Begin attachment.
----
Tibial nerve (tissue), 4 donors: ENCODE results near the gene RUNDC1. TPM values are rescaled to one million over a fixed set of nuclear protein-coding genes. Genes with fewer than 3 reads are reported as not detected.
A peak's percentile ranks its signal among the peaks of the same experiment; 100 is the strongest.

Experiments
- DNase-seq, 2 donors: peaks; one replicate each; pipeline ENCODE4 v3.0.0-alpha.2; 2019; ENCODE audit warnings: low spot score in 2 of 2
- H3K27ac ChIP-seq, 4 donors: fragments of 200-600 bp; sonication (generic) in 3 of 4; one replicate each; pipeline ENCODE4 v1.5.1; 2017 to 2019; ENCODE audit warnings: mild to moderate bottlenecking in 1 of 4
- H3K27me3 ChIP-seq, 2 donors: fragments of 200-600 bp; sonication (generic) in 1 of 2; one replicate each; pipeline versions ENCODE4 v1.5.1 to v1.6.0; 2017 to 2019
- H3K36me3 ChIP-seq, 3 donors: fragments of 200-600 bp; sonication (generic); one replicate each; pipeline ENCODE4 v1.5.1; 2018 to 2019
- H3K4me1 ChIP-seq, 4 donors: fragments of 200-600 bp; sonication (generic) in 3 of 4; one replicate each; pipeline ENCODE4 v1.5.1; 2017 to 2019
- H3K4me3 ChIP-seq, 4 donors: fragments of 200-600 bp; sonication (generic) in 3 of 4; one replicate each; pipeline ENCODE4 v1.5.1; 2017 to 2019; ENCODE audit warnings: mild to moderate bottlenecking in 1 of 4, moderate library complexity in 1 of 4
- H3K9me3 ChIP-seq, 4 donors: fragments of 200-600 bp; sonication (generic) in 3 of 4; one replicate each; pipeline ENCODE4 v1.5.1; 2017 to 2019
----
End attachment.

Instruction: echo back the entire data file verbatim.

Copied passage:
Tibial nerve (tissue), 4 donors: ENCODE results near the gene RUNDC1. TPM values are rescaled to one million over a fixed set of nuclear protein-coding genes. Genes with fewer than 3 reads are reported as not detected.
A peak's percentile ranks its signal among the peaks of the same experiment; 100 is the strongest.

Experiments
- DNase-seq, 2 donors: peaks; one replicate each; pipeline ENCODE4 v3.0.0-alpha.2; 2019; ENCODE audit warnings: low spot score in 2 of 2
- H3K27ac ChIP-seq, 4 donors: fragments of 200-600 bp; sonication (generic) in 3 of 4; one replicate each; pipeline ENCODE4 v1.5.1; 2017 to 2019; ENCODE audit warnings: mild to moderate bottlenecking in 1 of 4
- H3K27me3 ChIP-seq, 2 donors: fragments of 200-600 bp; sonication (generic) in 1 of 2; one replicate each; pipeline versions ENCODE4 v1.5.1 to v1.6.0; 2017 to 2019
- H3K36me3 ChIP-seq, 3 donors: fragments of 200-600 bp; sonication (generic); one replicate each; pipeline ENCODE4 v1.5.1; 2018 to 2019
- H3K4me1 ChIP-seq, 4 donors: fragments of 200-600 bp; sonication (generic) in 3 of 4; one replicate each; pipeline ENCODE4 v1.5.1; 2017 to 2019
- H3K4me3 ChIP-seq, 4 donors: fragments of 200-600 bp; sonication (generic) in 3 of 4; one replicate each; pipeline ENCODE4 v1.5.1; 2017 to 2019; ENCODE audit warnings: mild to moderate bottlenecking in 1 of 4, moderate library complexity in 1 of 4
- H3K9me3 ChIP-seq, 4 donors: fragments of 200-600 bp; sonication (generic) in 3 of 4; one replicate each; pipeline ENCODE4 v1.5.1; 2017 to 2019